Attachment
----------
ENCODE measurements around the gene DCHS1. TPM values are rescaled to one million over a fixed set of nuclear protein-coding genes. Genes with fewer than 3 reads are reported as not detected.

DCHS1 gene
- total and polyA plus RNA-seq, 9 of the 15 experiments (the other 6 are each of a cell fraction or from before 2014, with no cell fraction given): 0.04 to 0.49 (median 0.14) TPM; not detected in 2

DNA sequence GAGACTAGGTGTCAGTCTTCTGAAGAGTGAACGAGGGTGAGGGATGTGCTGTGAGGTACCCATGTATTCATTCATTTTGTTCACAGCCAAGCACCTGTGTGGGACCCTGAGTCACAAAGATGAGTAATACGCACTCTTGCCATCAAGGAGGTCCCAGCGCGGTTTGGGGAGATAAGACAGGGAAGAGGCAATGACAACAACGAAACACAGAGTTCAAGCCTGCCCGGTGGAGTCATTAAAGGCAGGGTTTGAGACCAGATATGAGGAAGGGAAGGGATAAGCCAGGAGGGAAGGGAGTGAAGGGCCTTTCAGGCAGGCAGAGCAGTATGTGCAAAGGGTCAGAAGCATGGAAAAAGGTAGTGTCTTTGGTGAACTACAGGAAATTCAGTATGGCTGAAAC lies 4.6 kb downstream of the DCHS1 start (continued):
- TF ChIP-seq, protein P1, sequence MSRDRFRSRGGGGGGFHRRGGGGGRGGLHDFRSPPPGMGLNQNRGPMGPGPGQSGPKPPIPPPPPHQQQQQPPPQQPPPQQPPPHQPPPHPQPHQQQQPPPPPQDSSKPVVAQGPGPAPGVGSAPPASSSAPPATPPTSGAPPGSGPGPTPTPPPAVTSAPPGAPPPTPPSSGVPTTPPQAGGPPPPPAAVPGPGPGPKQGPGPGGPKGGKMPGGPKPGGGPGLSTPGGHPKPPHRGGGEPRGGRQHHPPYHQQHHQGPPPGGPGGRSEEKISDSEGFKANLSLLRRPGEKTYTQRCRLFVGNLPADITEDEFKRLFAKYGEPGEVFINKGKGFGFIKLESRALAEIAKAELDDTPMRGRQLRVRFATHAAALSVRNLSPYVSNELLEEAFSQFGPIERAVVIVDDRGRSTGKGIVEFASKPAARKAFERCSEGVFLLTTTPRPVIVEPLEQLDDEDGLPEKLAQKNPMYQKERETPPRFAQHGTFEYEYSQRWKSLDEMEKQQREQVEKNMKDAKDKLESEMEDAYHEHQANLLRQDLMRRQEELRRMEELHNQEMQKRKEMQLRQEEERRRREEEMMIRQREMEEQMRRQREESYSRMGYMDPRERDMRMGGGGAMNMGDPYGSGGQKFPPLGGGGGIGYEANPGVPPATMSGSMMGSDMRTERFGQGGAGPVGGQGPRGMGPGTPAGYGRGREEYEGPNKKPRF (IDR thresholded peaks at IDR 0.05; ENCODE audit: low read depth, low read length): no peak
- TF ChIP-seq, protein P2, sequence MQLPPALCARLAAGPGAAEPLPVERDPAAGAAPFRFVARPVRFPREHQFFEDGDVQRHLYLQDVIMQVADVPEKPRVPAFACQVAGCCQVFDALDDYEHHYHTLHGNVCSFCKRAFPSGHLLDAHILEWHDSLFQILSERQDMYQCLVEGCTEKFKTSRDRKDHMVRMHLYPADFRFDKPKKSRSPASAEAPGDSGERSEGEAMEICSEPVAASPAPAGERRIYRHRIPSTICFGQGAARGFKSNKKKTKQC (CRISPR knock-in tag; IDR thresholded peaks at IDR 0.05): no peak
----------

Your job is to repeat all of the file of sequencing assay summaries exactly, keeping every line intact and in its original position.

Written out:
ENCODE measurements around the gene DCHS1. TPM values are rescaled to one million over a fixed set of nuclear protein-coding genes. Genes with fewer than 3 reads are reported as not detected.

DCHS1 gene
- total and polyA plus RNA-seq, 9 of the 15 experiments (the other 6 are each of a cell fraction or from before 2014, with no cell fraction given): 0.04 to 0.49 (median 0.14) TPM; not detected in 2

DNA sequence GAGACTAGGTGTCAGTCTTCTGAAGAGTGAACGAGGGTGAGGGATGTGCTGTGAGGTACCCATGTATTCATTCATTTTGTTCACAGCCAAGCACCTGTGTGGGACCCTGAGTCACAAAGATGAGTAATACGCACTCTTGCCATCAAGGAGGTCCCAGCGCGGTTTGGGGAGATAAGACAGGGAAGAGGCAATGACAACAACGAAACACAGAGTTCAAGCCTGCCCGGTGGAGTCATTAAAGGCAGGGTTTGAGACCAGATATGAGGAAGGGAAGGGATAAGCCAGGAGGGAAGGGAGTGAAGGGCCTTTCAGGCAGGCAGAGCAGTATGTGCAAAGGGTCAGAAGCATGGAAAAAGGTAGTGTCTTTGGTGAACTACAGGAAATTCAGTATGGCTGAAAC lies 4.6 kb downstream of the DCHS1 start (continued):
- TF ChIP-seq, protein P1, sequence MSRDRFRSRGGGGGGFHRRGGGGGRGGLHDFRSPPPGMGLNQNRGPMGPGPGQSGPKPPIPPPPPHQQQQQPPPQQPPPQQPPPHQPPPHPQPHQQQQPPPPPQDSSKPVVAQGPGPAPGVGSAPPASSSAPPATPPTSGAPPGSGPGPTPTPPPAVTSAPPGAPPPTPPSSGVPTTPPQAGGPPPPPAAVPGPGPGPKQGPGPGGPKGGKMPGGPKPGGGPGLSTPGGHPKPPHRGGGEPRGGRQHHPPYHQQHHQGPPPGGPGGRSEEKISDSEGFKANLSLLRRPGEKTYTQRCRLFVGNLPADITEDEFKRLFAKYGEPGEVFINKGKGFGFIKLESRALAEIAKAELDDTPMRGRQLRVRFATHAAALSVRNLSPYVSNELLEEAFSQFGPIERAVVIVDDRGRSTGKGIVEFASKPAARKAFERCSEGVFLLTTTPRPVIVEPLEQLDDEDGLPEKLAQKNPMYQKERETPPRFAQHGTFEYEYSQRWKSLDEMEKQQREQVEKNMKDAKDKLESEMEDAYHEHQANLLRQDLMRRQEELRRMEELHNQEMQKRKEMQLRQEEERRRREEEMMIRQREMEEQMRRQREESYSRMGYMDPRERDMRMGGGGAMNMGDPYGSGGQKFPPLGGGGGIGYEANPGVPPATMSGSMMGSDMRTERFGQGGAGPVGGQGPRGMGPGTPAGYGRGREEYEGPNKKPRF (IDR thresholded peaks at IDR 0.05; ENCODE audit: low read depth, low read length): no peak
- TF ChIP-seq, protein P2, sequence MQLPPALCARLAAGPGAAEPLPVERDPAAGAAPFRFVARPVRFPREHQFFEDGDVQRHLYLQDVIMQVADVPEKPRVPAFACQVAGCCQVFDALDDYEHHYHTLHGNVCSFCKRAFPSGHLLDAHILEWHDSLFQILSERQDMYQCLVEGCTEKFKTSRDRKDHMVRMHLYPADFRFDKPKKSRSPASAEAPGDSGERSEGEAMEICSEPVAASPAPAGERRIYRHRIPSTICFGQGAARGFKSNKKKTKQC (CRISPR knock-in tag; IDR thresholded peaks at IDR 0.05): no peak